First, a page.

Epilepsy-related clinical factors and psychosocial functions in pediatric epilepsy

Soyong Eom, So Hee Eun, Hoon Chul Kang, Baik Lin Eun, Sang Ook Nam, Sun Jun Kim, Hee Jung Chung, Soon Hak Kwon, Young Mock Lee, Joon Soo Lee, Dong Wook Kim, Kyung Ja Oh, Heung Dong Kim

Research output: Contribution to journalArticlepeer-review

9 Citations (Scopus)


Purpose: The aim of this study was to identify the different influencing patterns of demographic and epilepsy-related variables on various aspects of psychosocial function in pediatric epilepsy. Method: Five hundred ninety-eight patients with pediatric epilepsy between the ages of 4 and 18. years (boys = 360, 60% and girls = 238, 40%) and their parents participated in the study. Parents completed the Social Maturity Scale (SMS), the Korean version of the Child Behavior Checklist (K-CBCL), and the Korean version of the Quality of Life in Childhood Epilepsy Questionnaire (K-QOLCE) to assess daily living function, behavior, and quality of life. The Children's Global Assessment Scale (CGAS) was completed by clinicians to assess general adaptive function. Demographic variables, such as age and sex of child, and epilepsy-related clinical variables, including seizure type, seizure frequency, duration of epilepsy, and number of medications, were obtained from medical records. Results: Demographic and epilepsy-related clinical variables had a strong influence (22-32%) on the cognition-related domain such as general adaptive function, school/total competence, and quality of life for cognitive function while a comparatively smaller effect (2-16%) on the more psychological domain including behavioral, emotional, and social variables. Younger age, shorter duration of illness, and smaller number of medications showed a strong positive impact on psychosocial function in pediatric epilepsy, particularly for adaptive function, competence, and quality-of-life aspects. Conclusion: Given the wide range of impact of demographic and clinical variables on various facets of psychosocial functions, more specific understanding of the various aspects of factors and their particular pattern of influence may enable more effective therapeutic approaches that address both the medical and psychological needs in pediatric epilepsy.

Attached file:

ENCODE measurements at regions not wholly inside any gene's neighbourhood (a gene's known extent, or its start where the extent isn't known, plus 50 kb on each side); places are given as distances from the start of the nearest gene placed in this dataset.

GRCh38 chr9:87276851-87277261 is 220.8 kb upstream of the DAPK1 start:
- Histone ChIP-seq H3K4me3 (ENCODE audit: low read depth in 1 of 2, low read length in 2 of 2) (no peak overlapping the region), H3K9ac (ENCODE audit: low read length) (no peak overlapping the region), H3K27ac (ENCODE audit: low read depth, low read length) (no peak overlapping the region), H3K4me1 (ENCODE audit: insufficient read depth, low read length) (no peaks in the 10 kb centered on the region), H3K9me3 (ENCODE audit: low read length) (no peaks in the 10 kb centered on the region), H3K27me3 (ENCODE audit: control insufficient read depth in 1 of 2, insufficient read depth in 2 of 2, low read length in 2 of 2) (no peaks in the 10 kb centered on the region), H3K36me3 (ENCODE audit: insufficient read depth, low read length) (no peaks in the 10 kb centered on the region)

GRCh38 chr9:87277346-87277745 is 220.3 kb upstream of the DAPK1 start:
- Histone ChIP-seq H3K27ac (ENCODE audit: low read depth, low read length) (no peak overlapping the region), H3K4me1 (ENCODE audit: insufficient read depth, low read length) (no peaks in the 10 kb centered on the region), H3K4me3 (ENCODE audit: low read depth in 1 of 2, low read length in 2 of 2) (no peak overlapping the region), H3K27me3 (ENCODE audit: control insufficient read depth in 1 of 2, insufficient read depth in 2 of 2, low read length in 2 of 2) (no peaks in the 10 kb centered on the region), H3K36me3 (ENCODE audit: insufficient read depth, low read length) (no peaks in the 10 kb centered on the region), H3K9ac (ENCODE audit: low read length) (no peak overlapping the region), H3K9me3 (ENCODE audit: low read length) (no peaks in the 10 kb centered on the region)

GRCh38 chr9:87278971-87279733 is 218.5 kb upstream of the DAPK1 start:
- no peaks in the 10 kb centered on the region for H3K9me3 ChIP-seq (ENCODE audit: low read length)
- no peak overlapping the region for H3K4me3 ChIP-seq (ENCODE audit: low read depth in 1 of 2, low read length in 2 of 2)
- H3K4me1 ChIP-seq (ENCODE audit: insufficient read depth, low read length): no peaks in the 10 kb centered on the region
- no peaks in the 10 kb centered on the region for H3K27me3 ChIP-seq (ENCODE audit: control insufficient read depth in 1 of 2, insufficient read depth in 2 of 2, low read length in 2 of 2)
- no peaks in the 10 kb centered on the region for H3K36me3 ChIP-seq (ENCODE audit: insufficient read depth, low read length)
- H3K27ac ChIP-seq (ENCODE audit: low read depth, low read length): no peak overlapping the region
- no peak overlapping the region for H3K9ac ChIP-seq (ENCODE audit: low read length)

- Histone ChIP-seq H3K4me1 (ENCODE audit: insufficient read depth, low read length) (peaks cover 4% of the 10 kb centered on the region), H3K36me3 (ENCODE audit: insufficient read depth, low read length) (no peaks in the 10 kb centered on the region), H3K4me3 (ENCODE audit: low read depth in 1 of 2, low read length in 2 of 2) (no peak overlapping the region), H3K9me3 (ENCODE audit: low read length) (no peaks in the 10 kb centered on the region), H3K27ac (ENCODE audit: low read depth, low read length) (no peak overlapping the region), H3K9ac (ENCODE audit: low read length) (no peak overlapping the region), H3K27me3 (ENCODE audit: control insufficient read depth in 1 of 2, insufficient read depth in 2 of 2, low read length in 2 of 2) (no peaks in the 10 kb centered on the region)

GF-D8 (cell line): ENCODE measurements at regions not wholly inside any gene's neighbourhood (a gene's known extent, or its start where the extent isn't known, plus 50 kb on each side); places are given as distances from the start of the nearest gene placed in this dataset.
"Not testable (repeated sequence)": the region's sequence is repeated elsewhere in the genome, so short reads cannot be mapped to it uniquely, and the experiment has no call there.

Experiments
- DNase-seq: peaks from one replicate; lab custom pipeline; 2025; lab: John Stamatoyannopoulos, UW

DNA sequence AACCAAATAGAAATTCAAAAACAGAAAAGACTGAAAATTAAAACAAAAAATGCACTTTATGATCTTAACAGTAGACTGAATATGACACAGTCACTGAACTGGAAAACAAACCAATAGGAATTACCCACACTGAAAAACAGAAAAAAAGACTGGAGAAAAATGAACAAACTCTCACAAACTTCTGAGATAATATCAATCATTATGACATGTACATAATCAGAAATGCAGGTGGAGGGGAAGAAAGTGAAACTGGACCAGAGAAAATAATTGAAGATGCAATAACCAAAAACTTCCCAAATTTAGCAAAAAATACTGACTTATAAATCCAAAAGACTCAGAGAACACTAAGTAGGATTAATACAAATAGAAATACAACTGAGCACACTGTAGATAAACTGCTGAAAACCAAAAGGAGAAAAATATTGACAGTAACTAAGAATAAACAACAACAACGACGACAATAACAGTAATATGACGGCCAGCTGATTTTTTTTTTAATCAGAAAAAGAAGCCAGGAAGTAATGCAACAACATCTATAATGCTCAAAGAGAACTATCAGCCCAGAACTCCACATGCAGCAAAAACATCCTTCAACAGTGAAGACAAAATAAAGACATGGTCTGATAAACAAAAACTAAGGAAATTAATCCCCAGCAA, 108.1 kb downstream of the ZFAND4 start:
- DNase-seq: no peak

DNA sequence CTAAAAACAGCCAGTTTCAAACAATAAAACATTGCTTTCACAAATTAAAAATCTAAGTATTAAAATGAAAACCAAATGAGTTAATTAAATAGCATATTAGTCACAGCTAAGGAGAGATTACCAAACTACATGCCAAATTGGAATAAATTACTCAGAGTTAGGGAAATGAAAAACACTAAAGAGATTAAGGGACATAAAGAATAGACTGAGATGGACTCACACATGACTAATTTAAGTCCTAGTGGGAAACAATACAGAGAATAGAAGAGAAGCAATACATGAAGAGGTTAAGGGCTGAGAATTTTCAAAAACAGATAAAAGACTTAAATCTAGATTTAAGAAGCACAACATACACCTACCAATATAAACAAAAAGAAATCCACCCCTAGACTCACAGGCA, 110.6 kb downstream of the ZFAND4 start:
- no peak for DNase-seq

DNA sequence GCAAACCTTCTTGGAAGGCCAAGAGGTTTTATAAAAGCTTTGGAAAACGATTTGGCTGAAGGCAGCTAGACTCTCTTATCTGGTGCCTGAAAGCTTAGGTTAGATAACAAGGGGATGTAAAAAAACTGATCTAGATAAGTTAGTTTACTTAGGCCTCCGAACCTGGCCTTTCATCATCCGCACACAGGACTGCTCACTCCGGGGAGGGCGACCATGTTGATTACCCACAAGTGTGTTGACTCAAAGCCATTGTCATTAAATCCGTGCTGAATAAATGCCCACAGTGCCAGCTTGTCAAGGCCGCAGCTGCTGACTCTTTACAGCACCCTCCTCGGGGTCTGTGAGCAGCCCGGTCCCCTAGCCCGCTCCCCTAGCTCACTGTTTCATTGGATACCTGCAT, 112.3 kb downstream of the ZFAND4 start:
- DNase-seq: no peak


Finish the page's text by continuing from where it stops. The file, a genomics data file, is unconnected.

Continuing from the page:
Original languageEnglish
Pages (from-to)43-48
Number of pages6
JournalEpilepsy and Behavior
Publication statusPublished - 2014 Aug

Bibliographical note

Funding Information:
This study was financially supported by UCB Korea Co., Ltd. Gratitude is expressed to UCB Korea Co., Ltd. as well as to the investigators and their sites that provided patients for the study.

All Science Journal Classification (ASJC) codes

  • Neurology
  • Clinical Neurology
  • Behavioral Neuroscience


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